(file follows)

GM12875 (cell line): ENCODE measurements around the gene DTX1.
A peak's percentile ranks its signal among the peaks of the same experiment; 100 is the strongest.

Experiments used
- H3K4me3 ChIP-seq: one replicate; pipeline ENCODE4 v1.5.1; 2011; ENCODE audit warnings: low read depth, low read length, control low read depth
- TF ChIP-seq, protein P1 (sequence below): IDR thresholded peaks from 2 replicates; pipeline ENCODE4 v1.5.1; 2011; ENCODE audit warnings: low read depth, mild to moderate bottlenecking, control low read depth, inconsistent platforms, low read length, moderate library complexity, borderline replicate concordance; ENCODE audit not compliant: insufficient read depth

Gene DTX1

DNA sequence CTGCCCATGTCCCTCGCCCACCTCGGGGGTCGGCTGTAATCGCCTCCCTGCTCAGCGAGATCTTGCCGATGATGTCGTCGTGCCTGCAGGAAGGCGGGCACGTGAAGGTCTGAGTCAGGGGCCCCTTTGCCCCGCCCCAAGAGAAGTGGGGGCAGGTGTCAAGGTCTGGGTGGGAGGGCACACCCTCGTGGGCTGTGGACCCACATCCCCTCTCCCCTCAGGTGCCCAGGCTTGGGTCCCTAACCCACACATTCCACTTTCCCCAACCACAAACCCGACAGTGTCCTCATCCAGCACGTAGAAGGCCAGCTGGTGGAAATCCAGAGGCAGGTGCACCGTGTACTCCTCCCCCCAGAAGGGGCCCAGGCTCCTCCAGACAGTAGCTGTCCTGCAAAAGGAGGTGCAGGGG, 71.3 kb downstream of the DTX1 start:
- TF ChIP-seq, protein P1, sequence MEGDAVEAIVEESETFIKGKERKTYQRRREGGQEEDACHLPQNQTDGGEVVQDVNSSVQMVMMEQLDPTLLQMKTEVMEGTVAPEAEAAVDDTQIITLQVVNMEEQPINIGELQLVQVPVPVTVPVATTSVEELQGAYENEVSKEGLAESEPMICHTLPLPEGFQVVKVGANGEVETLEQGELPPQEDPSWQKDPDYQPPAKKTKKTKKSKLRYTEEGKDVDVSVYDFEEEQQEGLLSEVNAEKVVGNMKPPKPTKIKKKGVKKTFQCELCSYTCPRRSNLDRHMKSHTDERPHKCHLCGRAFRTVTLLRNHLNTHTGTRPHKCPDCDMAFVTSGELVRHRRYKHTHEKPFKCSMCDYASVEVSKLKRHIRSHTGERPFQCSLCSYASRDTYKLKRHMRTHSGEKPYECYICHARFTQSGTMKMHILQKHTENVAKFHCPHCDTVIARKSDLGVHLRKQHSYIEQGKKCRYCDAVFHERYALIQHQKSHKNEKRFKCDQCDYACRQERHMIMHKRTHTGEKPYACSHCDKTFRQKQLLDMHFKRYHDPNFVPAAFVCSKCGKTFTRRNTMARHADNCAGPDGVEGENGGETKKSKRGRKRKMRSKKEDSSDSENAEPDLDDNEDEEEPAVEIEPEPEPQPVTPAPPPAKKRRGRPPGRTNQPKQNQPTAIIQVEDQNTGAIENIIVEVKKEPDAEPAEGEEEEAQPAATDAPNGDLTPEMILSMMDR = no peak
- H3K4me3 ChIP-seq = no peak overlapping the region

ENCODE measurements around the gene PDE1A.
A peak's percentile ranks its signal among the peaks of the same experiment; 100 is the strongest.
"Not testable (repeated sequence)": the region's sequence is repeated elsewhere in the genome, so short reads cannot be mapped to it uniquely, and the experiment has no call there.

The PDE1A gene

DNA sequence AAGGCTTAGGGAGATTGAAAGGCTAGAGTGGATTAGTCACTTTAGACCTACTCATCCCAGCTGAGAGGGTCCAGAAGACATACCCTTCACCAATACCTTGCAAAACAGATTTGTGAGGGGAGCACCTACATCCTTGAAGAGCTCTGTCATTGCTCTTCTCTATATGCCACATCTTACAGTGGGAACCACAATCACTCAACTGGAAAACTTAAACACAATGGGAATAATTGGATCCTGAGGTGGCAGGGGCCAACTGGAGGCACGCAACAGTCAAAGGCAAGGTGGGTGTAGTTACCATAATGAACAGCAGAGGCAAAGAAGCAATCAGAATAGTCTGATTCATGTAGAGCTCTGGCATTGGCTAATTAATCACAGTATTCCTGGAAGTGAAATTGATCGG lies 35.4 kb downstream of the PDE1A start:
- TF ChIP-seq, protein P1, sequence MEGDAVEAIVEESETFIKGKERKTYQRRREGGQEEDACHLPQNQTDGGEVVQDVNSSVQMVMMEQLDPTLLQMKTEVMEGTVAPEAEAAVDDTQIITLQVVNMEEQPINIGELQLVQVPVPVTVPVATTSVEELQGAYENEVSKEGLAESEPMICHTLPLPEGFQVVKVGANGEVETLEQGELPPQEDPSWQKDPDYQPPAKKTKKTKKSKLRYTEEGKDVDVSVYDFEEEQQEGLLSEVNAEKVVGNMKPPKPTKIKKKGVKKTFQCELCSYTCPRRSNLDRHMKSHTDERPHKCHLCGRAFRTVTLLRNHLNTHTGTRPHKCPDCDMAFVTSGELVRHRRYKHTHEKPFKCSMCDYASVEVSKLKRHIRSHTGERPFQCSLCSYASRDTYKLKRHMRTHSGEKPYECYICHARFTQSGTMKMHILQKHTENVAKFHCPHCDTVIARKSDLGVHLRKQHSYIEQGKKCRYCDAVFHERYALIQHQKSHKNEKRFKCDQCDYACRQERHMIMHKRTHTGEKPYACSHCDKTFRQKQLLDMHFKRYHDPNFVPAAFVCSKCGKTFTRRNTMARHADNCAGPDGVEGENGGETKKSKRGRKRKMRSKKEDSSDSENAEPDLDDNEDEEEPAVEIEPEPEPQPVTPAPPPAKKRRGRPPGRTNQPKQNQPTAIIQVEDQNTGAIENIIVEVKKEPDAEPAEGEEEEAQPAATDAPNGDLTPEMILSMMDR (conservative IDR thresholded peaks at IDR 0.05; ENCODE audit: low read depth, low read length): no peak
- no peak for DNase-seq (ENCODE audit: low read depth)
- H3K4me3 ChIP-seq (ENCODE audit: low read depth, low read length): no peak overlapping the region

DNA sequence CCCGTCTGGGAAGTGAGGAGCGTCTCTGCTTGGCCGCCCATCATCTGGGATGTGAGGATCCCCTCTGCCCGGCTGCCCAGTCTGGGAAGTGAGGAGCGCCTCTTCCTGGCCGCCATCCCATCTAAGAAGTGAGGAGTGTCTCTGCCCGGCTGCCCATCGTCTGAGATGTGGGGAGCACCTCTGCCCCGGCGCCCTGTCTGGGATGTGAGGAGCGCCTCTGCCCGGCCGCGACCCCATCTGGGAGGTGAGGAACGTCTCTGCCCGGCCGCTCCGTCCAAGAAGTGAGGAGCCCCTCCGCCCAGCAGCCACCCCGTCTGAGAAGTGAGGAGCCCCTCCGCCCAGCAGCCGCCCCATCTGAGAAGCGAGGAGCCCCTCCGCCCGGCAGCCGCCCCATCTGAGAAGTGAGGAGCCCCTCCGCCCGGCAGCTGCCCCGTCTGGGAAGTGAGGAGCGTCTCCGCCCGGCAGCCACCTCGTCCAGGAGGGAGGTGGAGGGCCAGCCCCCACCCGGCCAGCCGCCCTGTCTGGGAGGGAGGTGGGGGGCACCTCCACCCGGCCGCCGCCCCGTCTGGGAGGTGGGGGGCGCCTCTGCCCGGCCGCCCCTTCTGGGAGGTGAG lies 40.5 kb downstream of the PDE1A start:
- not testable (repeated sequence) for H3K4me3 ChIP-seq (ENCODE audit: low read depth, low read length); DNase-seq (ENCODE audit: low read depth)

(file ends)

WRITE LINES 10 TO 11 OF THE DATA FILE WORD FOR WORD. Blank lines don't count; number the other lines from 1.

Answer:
ENCODE measurements around the gene PDE1A.
A peak's percentile ranks its signal among the peaks of the same experiment; 100 is the strongest.